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Genesis 33

33
Jacob and Esau Make Peace
1Then Jacob looked up and saw Esau coming with his 400 men. So he divided the children among Leah, Rachel, and his two servant wives. 2He put the servant wives and their children at the front, Leah and her children next, and Rachel and Joseph last. 3Then Jacob went on ahead. As he approached his brother, he bowed to the ground seven times before him. 4Then Esau ran to meet him and embraced him, threw his arms around his neck, and kissed him. And they both wept.
5Then Esau looked at the women and children and asked, “Who are these people with you?”
“These are the children God has graciously given to me, your servant,” Jacob replied. 6Then the servant wives came forward with their children and bowed before him. 7Next came Leah with her children, and they bowed before him. Finally, Joseph and Rachel came forward and bowed before him.
8“And what were all the flocks and herds I met as I came?” Esau asked.
Jacob replied, “They are a gift, my lord, to ensure your friendship.”
9“My brother, I have plenty,” Esau answered. “Keep what you have for yourself.”
10But Jacob insisted, “No, if I have found favor with you, please accept this gift from me. And what a relief to see your friendly smile. It is like seeing the face of God! 11Please take this gift I have brought you, for God has been very gracious to me. I have more than enough.” And because Jacob insisted, Esau finally accepted the gift.
12“Well,” Esau said, “let’s be going. I will lead the way.”
13But Jacob replied, “You can see, my lord, that some of the children are very young, and the flocks and herds have their young, too. If they are driven too hard, even for one day, all the animals could die. 14Please, my lord, go ahead of your servant. We will follow slowly, at a pace that is comfortable for the livestock and the children. I will meet you at Seir.”
15“All right,” Esau said, “but at least let me assign some of my men to guide and protect you.”
Jacob responded, “That’s not necessary. It’s enough that you’ve received me warmly, my lord!”
16So Esau turned around and started back to Seir that same day. 17Jacob, on the other hand, traveled on to Succoth. There he built himself a house and made shelters for his livestock. That is why the place was named Succoth (which means “shelters”).
18Later, having traveled all the way from Paddan-aram, Jacob arrived safely at the town of Shechem, in the land of Canaan. There he set up camp outside the town. 19Jacob bought the plot of land where he camped from the family of Hamor, the father of Shechem, for 100 pieces of silver.#33:19 Hebrew 100 kesitahs; the value or weight of the kesitah is no longer known. 20And there he built an altar and named it El-Elohe-Israel.#33:20 El-Elohe-Israel means “God, the God of Israel.”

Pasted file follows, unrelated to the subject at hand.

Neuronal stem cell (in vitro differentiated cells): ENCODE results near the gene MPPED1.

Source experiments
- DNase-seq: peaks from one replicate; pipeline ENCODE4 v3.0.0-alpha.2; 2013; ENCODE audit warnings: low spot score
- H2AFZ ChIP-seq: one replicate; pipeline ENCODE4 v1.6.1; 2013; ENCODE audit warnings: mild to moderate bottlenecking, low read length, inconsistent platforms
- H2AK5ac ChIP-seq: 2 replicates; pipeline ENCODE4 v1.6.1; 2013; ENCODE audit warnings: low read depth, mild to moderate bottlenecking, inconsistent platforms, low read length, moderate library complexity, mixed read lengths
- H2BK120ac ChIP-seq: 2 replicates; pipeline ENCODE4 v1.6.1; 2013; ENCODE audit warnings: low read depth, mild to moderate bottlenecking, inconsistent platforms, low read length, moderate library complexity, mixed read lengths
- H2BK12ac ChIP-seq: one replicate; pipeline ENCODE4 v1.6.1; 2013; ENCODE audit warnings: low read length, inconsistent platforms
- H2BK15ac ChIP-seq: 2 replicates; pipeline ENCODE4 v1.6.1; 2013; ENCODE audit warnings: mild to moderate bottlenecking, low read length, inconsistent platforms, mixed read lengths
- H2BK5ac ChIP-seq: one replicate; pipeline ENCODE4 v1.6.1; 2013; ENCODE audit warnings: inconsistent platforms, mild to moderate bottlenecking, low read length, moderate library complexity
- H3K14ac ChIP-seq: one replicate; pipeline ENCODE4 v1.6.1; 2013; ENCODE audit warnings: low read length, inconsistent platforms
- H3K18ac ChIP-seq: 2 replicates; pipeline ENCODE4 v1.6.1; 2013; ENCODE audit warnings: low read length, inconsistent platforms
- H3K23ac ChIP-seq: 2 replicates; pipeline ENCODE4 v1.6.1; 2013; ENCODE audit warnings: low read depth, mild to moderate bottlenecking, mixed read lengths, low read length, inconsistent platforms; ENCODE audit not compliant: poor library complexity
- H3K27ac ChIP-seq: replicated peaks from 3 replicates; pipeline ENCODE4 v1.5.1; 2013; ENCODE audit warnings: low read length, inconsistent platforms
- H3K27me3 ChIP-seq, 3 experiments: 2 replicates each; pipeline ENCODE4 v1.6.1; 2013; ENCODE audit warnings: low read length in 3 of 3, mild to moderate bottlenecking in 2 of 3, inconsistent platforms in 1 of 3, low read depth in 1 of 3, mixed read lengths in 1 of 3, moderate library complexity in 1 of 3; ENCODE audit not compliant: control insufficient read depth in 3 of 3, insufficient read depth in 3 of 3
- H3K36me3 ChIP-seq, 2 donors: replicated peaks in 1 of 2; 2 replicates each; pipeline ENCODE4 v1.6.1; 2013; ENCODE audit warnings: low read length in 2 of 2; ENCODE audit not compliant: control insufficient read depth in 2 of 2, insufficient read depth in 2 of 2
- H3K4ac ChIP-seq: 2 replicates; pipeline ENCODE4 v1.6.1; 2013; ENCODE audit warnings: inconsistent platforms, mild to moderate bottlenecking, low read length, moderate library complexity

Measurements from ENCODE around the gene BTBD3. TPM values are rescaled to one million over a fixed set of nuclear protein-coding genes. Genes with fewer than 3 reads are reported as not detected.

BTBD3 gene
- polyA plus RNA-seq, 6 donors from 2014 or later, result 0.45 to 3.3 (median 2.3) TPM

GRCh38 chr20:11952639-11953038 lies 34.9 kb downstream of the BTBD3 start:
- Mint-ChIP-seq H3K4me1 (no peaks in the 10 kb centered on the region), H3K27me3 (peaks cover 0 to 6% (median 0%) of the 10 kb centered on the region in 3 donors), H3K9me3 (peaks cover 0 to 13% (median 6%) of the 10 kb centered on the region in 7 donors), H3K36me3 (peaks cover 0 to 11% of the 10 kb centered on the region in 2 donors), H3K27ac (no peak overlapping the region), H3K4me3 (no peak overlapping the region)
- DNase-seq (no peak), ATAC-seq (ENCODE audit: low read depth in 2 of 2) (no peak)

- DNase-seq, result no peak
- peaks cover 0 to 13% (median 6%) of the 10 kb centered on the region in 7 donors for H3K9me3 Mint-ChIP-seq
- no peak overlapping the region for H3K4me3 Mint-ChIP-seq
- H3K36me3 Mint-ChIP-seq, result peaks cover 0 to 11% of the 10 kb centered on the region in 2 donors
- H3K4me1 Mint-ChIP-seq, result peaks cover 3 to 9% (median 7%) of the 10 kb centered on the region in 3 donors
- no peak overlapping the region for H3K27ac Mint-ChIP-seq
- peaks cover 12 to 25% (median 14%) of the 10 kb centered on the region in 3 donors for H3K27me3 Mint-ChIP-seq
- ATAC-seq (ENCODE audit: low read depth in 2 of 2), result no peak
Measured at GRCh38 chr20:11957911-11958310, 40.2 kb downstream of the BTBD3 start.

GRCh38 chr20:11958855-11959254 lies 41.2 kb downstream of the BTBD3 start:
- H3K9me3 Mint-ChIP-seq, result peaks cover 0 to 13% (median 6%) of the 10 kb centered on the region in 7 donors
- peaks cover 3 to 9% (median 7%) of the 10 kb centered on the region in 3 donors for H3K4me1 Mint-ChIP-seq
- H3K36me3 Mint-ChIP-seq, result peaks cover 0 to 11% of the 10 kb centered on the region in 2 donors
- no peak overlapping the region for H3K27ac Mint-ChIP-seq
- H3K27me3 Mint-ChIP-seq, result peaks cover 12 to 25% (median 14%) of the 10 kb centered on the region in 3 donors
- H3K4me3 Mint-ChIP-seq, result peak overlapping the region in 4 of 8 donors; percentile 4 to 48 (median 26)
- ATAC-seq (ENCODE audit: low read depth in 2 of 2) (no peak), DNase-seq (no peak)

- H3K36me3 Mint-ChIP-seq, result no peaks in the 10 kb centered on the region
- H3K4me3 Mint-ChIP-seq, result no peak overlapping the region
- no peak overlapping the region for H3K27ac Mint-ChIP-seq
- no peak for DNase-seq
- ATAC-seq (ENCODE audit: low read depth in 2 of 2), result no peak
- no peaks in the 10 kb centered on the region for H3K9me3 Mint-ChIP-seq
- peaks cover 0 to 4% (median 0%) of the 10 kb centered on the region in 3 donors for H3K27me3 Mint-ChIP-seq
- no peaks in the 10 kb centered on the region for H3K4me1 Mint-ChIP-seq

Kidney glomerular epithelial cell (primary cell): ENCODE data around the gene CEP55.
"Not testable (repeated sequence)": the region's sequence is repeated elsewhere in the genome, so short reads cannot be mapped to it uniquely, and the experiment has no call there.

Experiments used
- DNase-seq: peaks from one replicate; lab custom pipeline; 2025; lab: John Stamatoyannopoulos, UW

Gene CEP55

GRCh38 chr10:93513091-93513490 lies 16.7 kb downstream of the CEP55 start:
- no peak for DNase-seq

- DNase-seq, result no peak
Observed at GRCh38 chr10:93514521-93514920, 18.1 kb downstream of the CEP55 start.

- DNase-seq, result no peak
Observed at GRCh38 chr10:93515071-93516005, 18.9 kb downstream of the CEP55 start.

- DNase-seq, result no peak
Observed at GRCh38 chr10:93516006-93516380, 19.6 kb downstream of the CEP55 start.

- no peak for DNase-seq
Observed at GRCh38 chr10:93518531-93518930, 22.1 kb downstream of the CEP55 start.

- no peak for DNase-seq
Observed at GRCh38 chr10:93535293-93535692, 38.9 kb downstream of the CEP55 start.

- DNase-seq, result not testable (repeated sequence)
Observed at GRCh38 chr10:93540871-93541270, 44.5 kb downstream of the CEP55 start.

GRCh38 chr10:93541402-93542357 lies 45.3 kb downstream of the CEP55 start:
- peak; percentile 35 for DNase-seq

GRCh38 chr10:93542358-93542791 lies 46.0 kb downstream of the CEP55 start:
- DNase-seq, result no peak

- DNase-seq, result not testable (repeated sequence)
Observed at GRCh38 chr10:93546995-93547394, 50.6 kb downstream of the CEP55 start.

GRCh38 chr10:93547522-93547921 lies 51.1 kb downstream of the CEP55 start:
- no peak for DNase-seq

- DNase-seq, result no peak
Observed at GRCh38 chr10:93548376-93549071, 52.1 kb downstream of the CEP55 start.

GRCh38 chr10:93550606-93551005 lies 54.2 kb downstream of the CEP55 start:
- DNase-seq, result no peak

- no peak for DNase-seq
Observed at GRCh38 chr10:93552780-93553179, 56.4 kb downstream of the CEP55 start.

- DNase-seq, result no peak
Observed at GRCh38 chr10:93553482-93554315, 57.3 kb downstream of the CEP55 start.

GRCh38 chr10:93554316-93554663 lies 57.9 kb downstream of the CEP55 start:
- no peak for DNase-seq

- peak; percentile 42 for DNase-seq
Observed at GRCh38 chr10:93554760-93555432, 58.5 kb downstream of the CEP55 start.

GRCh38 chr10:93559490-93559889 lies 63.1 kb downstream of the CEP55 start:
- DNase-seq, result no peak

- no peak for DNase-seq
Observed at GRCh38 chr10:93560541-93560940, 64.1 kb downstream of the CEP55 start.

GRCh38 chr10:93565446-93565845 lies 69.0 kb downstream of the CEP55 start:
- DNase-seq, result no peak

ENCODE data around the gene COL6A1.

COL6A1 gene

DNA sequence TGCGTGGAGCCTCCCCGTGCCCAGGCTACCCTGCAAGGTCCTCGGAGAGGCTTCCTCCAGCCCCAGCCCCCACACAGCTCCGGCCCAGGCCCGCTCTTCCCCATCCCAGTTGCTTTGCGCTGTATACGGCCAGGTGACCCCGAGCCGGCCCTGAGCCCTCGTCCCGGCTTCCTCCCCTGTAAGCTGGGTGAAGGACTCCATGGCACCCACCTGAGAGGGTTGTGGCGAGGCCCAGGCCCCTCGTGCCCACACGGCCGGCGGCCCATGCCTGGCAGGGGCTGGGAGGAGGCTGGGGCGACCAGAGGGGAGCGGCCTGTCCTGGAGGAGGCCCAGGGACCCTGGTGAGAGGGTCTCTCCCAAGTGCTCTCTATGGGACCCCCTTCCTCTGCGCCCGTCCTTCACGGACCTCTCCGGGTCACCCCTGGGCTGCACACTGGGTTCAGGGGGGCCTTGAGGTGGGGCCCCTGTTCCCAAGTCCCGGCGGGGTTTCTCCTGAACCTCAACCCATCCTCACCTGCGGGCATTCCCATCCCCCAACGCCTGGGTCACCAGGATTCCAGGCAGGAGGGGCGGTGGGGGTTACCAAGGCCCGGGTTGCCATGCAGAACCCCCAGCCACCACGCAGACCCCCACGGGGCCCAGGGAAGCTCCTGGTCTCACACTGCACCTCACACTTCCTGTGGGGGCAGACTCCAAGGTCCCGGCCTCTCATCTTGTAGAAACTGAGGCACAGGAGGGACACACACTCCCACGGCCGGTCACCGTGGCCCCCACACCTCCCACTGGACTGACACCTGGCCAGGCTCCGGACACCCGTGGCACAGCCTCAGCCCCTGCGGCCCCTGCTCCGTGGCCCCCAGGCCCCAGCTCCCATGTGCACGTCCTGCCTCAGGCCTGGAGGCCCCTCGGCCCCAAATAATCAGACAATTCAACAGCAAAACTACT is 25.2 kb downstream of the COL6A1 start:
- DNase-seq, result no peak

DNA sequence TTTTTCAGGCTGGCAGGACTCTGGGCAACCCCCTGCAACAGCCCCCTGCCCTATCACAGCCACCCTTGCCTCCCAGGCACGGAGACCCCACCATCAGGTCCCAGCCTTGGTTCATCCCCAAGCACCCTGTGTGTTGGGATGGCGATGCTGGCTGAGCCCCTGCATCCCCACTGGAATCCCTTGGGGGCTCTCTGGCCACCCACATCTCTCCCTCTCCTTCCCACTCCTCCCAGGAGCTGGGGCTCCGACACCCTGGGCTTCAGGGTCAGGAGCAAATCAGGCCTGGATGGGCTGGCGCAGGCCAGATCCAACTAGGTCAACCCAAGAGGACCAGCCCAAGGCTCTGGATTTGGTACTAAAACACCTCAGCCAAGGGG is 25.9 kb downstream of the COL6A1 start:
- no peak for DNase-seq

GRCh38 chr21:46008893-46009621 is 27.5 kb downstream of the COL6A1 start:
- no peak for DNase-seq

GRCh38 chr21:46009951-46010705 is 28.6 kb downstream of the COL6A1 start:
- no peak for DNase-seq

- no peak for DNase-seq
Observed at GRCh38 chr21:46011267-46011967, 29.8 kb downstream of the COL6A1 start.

Genesis 33

33
Jacob Meets Esau
1 Jacob looked up#tn Heb “and Jacob lifted up his eyes.” and saw that Esau was coming#tn Or “and look, Esau was coming.” By the use of the particle הִנֵּה (hinneh, “look”), the narrator invites the reader to view the scene through Jacob’s eyes. along with four hundred men. So he divided the children among Leah, Rachel, and the two female servants. 2 He put the servants and their children in front, with Leah and her children behind them, and Rachel and Joseph behind them.#sn This kind of ranking according to favoritism no doubt fed the jealousy over Joseph that later becomes an important element in the narrative. It must have been painful to the family to see that they were expendable. 3 But Jacob#tn Heb “and he”; the referent (Jacob) has been specified in the translation for clarity. himself went on ahead of them, and he bowed toward the ground seven times as he approached#tn Heb “until his drawing near unto his brother.” The construction uses the preposition with the infinitive construct to express a temporal clause. his brother. 4 But Esau ran to meet him, embraced him, hugged his neck, and kissed him. Then they both wept. 5 When Esau#tn Heb “and he”; the referent (Esau) has been specified in the translation for clarity. looked up#tn Heb “lifted up his eyes.” and saw the women and the children, he asked, “Who are these people with you?” Jacob#tn Heb “and he”; the referent (Jacob) has been specified in the translation for clarity. replied, “The children whom God has graciously given#tn The Hebrew verb means “to be gracious; to show favor”; here it carries the nuance “to give graciously.” your servant.” 6 The female servants came forward with their children and bowed down.#tn Heb “and the female servants drew near, they and their children and they bowed down.” 7 Then Leah came forward with her children and they bowed down. Finally Joseph and Rachel came forward and bowed down.